One or two have been going ok, but I am wasting wood on the ones that don't split right.. The only wedges I have are huge great ones that are quite worn. Would I be better off doing what that guy in the above video is doing and using an axe to do the splitting or would wooden wedges help me on this..? How do wooden wedges drive in..?

One I got right :0)
Image

Poles in the jig..
Image

I have found a load of chestnut in the log pile. I am going to use this for the trellis sides, as the bottom of the trellis is in contact with the ground, so ash is not good. Trouble is its well seasoned.
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Re: splitting down long lengths..

Postby Christophe » Mon May 06, 2013 7:31 am

Hi Jonny,
Splitting with froe...well, it needs practice, good luck with that ;)
Btw, you mind sharing the title of this yourt book you found?
Thanks
Be Water
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Re: splitting down long lengths..

Postby 81stBRAT » Mon May 06, 2013 8:35 am

hi Jonny
You need a brake, makes control when cleaving easier, cleave from the tip down, get a few poles you do not need for the job and practice.Take a far pressure to change direction that's when you need the brake.
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Re: splitting down long lengths..

Postby JonnyP » Mon May 06, 2013 10:54 am

Christophe wrote:Hi Jonny,
Splitting with froe...well, it needs practice, good luck with that ;)
Btw, you mind sharing the title of this yourt book you found?
Thanks

Its driving me nuts today, the splits are going every way. I find I am getting on best with the froe and recutting the split with the axe when the split goes off, but even that is not always working. I have come in for a coffee and to calm down a bit as I am getting frustrated.

I said book but its really a booklet, done by The Centre for Alternative Technology, called how to build a yurt.

81stBRAT wrote:hi Jonny
You need a brake, makes control when cleaving easier, cleave from the tip down, get a few poles you do not need for the job and practice.Take a far pressure to change direction that's when you need the brake.
Richard

I made a brake, but its not clamping the thinner bits well enough and the bigger bits do not fit in.. How do you make one that will fit all thicknesses..? Some of the chestnut I have to split is 12"+ thick and I need it about 1" thick (ish), and its seasoned..!
I will finish me coffee and go back for another go.. I can see why its called a froe.. I have nearly launched it a few times lol..
Thanks for the replies :0)
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Re: splitting down long lengths..

Postby 81stBRAT » Mon May 06, 2013 11:50 am

Wedges for the 12" pieces froe when small enough.
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Re: splitting down long lengths..

Postby Christophe » Thu May 09, 2013 8:05 am

Jonny thank's for the title.
One thing about you froe splitting mission, are you sure coffe break will help you calm down...I would suggest jasmin green tea :wink:
Good luck anyway and remember to breathe :)
Be Water
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Re: splitting down long lengths..

Postby ToneWood » Thu May 09, 2013 8:06 pm

No wisdom to share on this I'm afraid, I experience similar problems. I put it down to my lack of experience/technique (and possibly poor selection of materials). I expect Brian has more experience of this than almost anyone. Big knot sections, like the one featured in one of your pics. is always going to be a problem - I have managed to split one or two "successfully" (I have a big one in my gate hurdle) but they look odd (I like odd/rustic but most won't) and uneven and probably won't work for your yurt, as the knots act as stiff sections. Longer poles will obviously provide more "opportunity" to run out the side :( - perhaps you could use splitting wedges, with or without the froe, to help direct the split?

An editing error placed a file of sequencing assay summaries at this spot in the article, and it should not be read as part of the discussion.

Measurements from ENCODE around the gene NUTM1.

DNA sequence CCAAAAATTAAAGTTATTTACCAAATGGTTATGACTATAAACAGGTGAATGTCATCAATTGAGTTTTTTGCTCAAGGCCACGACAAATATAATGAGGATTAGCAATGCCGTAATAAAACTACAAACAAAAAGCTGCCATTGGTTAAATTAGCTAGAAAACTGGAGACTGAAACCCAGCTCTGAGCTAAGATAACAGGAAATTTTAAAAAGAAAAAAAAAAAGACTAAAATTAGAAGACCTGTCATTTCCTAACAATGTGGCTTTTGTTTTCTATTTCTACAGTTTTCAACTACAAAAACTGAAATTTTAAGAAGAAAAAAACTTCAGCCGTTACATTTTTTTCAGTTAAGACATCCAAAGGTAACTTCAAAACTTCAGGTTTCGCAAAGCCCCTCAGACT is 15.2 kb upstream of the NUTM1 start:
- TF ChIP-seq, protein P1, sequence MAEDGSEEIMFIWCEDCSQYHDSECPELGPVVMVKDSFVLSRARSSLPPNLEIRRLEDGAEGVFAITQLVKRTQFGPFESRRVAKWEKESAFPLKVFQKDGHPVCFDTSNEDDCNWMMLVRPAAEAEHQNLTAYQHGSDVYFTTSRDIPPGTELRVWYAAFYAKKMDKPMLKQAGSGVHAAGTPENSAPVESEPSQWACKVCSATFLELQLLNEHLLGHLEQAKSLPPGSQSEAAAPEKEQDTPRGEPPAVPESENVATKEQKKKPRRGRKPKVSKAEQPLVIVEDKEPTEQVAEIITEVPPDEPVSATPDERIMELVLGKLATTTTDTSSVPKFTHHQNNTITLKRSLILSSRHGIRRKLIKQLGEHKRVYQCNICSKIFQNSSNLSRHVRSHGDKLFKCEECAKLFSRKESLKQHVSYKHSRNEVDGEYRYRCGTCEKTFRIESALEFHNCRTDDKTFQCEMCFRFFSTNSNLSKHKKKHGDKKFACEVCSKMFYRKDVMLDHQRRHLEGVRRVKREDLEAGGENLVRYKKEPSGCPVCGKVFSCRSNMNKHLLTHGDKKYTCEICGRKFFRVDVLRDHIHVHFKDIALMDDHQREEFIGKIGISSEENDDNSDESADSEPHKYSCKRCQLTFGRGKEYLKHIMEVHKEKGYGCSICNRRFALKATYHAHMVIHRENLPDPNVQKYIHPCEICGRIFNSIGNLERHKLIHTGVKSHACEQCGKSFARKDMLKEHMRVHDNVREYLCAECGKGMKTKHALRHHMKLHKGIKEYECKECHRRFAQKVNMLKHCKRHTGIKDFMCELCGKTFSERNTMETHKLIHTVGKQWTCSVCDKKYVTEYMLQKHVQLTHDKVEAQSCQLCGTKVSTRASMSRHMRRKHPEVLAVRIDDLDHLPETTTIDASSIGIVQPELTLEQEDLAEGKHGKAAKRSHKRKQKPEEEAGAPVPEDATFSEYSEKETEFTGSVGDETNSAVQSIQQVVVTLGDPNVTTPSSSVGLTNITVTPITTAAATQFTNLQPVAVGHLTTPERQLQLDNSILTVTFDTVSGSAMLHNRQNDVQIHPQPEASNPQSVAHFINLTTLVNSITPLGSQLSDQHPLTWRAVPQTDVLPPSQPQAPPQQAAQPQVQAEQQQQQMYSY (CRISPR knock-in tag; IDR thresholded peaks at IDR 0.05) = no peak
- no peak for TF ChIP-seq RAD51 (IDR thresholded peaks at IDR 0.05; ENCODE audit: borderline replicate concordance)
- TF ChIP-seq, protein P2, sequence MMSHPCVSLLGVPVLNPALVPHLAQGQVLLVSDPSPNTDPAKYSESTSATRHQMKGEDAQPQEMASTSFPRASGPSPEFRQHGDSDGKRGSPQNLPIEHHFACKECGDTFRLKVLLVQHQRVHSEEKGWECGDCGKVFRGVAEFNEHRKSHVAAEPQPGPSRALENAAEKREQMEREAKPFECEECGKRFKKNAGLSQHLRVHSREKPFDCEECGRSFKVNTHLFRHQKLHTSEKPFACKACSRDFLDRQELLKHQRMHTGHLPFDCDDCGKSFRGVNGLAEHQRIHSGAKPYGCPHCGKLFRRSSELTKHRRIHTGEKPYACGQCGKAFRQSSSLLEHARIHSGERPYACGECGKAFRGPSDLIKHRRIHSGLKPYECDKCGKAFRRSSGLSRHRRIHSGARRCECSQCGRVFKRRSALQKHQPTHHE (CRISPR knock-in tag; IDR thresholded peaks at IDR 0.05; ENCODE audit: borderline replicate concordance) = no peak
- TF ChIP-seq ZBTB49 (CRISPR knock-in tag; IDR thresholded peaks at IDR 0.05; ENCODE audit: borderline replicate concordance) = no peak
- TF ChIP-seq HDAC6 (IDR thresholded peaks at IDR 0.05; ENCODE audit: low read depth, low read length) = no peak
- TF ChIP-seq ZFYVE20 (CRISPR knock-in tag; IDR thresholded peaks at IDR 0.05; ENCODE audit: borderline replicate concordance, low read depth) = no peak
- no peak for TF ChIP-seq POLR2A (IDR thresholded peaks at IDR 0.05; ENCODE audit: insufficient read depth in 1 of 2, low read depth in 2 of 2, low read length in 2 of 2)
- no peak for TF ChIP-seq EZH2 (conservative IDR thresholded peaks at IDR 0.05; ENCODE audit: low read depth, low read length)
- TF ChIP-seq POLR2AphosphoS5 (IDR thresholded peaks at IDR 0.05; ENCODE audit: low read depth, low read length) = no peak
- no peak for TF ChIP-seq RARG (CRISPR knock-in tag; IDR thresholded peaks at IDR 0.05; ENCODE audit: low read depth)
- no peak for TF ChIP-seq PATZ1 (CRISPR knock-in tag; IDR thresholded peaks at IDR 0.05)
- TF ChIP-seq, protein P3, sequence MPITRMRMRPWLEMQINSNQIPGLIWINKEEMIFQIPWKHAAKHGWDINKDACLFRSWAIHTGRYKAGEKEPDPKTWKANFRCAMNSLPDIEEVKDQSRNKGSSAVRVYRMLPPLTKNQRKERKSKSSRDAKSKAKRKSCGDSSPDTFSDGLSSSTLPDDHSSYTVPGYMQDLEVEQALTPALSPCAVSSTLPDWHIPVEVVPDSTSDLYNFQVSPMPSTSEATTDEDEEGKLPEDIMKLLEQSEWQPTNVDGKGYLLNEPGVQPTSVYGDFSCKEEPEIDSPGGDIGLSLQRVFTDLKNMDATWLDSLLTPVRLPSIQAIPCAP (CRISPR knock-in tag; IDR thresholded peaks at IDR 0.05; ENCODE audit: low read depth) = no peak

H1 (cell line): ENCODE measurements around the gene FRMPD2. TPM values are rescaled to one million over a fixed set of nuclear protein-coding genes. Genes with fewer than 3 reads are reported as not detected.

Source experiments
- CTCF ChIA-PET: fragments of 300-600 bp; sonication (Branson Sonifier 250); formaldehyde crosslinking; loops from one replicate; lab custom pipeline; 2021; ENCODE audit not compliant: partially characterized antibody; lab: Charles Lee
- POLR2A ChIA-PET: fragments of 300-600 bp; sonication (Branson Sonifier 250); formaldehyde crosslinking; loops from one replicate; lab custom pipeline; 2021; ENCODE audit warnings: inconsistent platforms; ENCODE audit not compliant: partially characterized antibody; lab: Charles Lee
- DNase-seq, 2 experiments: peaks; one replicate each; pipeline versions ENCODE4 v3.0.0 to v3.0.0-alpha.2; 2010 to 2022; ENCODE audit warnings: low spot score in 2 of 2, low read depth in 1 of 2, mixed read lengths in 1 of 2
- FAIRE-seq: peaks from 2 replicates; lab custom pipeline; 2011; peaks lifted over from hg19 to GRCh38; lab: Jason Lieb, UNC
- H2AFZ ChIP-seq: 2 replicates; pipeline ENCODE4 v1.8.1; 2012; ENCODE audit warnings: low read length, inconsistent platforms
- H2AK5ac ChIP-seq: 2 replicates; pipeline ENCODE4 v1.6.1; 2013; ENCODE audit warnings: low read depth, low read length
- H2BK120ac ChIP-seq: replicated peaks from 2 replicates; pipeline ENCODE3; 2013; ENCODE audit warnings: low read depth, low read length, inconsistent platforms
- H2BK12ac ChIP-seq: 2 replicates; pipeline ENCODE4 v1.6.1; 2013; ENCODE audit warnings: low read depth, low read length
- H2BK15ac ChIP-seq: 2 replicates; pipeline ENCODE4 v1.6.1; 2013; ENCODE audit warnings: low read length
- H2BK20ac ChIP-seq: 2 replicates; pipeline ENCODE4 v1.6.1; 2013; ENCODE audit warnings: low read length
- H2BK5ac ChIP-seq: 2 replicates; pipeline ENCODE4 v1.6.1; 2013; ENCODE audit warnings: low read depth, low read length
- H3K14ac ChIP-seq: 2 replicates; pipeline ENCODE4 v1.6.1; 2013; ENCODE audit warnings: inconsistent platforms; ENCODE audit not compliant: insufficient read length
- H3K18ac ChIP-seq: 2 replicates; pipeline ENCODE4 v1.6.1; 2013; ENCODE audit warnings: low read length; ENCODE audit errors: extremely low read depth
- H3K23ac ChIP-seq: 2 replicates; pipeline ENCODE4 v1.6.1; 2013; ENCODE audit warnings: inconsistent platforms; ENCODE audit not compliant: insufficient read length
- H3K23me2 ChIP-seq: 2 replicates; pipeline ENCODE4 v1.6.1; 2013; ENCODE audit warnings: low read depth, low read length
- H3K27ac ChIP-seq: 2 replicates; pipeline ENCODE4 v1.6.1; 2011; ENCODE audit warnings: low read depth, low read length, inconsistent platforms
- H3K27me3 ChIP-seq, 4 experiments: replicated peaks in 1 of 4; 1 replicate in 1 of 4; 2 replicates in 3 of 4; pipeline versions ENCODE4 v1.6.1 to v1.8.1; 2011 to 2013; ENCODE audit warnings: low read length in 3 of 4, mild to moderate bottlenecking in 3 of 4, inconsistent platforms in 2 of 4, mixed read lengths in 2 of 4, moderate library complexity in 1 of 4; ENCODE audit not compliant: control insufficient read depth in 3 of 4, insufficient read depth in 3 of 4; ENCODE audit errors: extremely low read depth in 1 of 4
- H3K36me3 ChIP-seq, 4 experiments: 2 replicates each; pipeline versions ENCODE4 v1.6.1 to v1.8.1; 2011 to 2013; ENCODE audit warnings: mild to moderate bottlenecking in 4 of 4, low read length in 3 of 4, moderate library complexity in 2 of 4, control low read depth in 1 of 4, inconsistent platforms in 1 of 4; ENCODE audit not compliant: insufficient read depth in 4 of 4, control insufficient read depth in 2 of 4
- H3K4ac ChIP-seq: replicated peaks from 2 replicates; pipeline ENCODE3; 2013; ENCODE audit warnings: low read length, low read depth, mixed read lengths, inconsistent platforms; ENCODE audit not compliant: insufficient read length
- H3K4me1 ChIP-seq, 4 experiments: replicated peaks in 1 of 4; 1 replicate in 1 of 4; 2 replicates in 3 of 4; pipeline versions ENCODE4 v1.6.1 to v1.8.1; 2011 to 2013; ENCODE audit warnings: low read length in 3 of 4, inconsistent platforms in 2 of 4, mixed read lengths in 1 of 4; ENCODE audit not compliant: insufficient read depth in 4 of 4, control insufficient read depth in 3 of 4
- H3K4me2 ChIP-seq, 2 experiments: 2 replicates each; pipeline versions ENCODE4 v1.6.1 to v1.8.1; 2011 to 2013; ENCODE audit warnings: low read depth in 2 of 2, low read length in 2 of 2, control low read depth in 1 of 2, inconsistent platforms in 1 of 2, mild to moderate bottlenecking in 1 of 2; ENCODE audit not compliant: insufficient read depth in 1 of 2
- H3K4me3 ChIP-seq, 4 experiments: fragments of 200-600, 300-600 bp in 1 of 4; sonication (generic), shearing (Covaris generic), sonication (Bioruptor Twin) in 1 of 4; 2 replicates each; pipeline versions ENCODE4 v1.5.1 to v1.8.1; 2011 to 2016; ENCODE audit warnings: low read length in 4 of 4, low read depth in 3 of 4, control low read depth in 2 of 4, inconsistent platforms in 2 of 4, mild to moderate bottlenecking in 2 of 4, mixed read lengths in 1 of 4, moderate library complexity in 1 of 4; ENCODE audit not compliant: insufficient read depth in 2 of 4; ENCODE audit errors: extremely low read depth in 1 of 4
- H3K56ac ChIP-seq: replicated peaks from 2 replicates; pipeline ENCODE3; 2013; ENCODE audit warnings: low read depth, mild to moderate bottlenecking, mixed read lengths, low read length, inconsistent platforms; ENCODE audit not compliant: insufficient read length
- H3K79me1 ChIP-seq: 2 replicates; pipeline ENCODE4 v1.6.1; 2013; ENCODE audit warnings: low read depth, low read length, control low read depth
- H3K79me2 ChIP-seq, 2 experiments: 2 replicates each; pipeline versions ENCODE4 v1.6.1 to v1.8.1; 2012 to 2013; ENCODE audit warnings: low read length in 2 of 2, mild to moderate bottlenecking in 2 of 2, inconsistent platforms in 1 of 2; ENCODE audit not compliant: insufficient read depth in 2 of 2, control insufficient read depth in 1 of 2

Enjoying the thread, can't wait to see your Yurt.
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Re: splitting down long lengths..

Postby ToneWood » Tue Jun 04, 2013 11:25 pm

JonnyP wrote:...The only wedges I have are huge great ones that are quite worn. Would I be better off doing what that guy in the above video is doing and using an axe to do the splitting or would wooden wedges help me on this..? How do wooden wedges drive in..?
...
You could probably use old splitting wedges. Pick out the best 2 or 3 and (as suggested by Gavin) file the mushroomed bits off the head, then straightened and sharpened the cutting edges with files. That way they should work better & safer (did for me).

Re. wooden wedges/"gluts". These are wedged into splits that have already been started/opened by a froe or metal wedges. I sometimes use one at the end when splitting large rounds for bowls: once the split is too big for the metal wedges and/or the metal wedges have dropped into the split. I use a wooden wedge then because it is easy to make/find one that is much wider than my metal wedges. However, I often just pick up a ~3" round piece of branch and jam that it the split - I have done that when using a froe too. You can hammer wooden wedges in with anything (they are free, so I'm not worried about damaging them), a beetle/froe mallet would probably be good but I usually push them in by hand and if that is not enough I just grab whatever is at hand -- these days that's usually a 4lb Spear & Jackson lump hammer (alternatively it might be a piece of branch or the 10lb sledge hammer).